In the first six months of 2022, the planning board approved 10 major residential projects containing 311 units, with about half of them subject to the new ordinance. Residential development in the city had an exceptional year in 2021, with more than 900 units approved, though most of those projects were submitted to the city before the ordinance. In 2020, 343 units were approved.

“The answer to the affordable housing crisis in Portland is not to put more of Portland taxpayers’ dollars into less affordable housing on each project, or to build that housing to lower standards,” Kate Sykes, a DSA member and one of the authors of the ordinance, said in an email. “And the job of a councilor is to advocate for the people who elect them, not for the private developers who are pocketing our hard-earned paychecks.”



Asked why he is deciding to not run for reelection rather than try and come up with new ideas on housing and other issues, Chong said he has tried to do that but he feels there are “philosophical differences” between him and others on the council. With the exception of Snyder and Ali, every other councilor was elected after Chong.

“It’s a changing of the guard,” he said. “The old council was about trying to work within the system and the new council wants to change the system. That’s fine, but you still have to produce something.”

In addition to housing and the Green New Deal, Chong is worried about changes being put forth by the city’s Charter Commission that would alter the structure of leadership, the economy and staffing shortages at City Hall. The city currently has about 225 vacancies out of a staff of 1,400.

“I’m not going to say it’s going to happen, but all economic indicators are we’re going to have some economic woes, and it’s no fun to be on the council with people who don’t see the dots,” Chong said. “We have to be fiscally responsible.”

Chong has been particularly critical of school spending, and in May was one of just two councilors who voted against a $133.1 million school budget that included a 4.1 percent increase in the school side of the tax rate.

He said there are also other council decisions he has recently disagreed with, such as the 5-4 vote against an emergency shelter licensing program that previously passed 7-1 prior to the election last November of three new councilors.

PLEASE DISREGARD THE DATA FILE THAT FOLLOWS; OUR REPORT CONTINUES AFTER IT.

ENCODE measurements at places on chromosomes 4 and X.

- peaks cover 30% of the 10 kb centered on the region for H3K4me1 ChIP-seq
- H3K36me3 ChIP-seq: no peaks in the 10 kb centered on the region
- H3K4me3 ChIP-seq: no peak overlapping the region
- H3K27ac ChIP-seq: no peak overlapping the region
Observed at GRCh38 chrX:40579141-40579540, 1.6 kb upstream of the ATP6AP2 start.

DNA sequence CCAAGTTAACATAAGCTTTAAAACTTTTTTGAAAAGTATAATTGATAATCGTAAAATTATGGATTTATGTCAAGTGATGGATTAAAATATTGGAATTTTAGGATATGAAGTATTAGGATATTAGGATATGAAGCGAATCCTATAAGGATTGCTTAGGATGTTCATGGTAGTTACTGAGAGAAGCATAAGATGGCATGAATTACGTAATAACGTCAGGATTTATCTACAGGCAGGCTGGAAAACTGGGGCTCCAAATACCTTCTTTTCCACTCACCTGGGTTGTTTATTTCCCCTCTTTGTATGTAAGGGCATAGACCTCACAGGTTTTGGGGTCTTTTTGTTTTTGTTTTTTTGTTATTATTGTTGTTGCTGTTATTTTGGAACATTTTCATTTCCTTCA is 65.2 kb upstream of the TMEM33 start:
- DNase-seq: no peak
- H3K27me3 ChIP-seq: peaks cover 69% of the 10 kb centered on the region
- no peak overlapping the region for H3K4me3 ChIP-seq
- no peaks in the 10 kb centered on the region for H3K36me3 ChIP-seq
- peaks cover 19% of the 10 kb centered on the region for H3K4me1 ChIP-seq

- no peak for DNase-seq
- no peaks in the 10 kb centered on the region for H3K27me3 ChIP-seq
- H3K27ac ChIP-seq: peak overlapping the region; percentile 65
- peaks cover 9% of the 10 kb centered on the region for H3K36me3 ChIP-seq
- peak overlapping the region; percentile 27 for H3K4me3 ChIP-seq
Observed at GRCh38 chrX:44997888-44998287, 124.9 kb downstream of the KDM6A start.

Chong was recently named to a regional board of the U.S. Global Leadership Coalition, where he said he will play a role in advising Maine’s congressional delegation. He also serves on the board of the Good Shepherd Food Bank and said he will continue to look for ways to stay involved in the community. “I love this city, but I like to get things done and right now I don’t feel like it’s possible,” he said.

Snyder noted Tuesday that Chong’s decision to not seek re-election is not unusual given the amount of turnover on the council in recent years. Last year, all three councilors who were up for re-election – Nick Mavodones, Spencer Thibodeau and Belinda Ray – chose not to run again.

“I don’t think there’s a disbelief that we can do good things in Portland, but I think there’s a frustration that Councilor Chong has voiced and it’s concerning when we lose experience and institutional memory on our bodies so rapidly,” Snyder said. “To lose such significant experience has been difficult.”

As of last week, two candidates, Regina Phillips and Nathaniel Ferguson, had taken out paperwork to run for Chong’s seat. Ali so far faces potential challengers in Aqeel Mohialdeen and Richard Ward. Papers must be returned no sooner than 9 a.m. Aug. 15 and no later than 4:30 p.m. Aug. 29.

Candidates must gather at least 75 signatures, and no more than 150 signatures, from registered city voters in their district to make the ballot in a council district race. At-large council candidates must gather at least 300 signatures and no more than 500.